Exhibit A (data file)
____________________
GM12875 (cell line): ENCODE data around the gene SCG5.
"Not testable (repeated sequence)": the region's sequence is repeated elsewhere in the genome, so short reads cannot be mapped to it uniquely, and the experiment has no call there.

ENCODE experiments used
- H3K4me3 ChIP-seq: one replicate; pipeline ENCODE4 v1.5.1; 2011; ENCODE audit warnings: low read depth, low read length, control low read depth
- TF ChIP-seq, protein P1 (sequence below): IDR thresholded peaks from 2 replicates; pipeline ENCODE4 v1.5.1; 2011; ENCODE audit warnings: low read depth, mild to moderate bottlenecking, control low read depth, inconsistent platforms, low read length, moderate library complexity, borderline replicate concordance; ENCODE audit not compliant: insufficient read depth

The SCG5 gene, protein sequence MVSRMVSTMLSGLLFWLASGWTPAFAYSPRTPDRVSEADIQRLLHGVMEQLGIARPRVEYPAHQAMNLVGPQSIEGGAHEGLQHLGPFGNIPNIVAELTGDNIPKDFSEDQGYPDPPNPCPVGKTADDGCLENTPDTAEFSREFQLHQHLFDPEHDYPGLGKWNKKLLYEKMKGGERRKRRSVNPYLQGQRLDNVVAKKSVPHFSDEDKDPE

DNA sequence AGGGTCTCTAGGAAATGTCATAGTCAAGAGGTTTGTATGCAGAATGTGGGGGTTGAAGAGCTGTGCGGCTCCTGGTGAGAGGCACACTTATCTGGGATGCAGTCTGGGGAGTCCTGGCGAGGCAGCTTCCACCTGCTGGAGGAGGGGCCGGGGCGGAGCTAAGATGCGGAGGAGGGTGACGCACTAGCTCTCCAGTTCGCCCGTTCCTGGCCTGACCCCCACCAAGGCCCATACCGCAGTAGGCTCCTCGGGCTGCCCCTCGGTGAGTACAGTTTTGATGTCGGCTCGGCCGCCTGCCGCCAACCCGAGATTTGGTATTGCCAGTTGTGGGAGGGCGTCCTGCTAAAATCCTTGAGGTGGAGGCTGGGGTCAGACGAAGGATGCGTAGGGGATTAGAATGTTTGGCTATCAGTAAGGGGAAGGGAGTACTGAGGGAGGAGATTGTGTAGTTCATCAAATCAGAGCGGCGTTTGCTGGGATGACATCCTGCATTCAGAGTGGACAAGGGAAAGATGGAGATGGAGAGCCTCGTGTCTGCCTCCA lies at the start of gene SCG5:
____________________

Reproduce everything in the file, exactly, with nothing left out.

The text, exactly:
GM12875 (cell line): ENCODE data around the gene SCG5.
"Not testable (repeated sequence)": the region's sequence is repeated elsewhere in the genome, so short reads cannot be mapped to it uniquely, and the experiment has no call there.

ENCODE experiments used
- H3K4me3 ChIP-seq: one replicate; pipeline ENCODE4 v1.5.1; 2011; ENCODE audit warnings: low read depth, low read length, control low read depth
- TF ChIP-seq, protein P1 (sequence below): IDR thresholded peaks from 2 replicates; pipeline ENCODE4 v1.5.1; 2011; ENCODE audit warnings: low read depth, mild to moderate bottlenecking, control low read depth, inconsistent platforms, low read length, moderate library complexity, borderline replicate concordance; ENCODE audit not compliant: insufficient read depth

The SCG5 gene, protein sequence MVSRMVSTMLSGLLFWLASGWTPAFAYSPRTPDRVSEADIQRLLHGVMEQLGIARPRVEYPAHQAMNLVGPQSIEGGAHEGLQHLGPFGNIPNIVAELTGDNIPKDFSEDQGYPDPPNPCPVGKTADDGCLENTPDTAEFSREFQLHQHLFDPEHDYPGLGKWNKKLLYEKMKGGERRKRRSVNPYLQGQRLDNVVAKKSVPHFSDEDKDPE

DNA sequence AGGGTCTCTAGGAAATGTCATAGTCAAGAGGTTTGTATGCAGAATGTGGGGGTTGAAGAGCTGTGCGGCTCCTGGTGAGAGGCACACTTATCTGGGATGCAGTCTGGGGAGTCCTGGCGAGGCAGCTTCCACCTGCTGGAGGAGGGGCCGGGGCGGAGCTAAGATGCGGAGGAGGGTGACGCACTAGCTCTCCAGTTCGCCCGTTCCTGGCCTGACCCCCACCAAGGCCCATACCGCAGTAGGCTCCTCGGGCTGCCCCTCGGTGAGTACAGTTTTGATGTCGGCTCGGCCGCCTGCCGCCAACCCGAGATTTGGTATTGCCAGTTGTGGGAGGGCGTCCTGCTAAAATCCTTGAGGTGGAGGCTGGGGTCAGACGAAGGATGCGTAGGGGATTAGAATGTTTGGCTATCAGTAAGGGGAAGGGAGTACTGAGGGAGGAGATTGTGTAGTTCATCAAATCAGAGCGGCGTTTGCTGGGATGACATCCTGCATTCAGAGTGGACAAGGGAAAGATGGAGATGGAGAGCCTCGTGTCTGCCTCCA lies at the start of gene SCG5: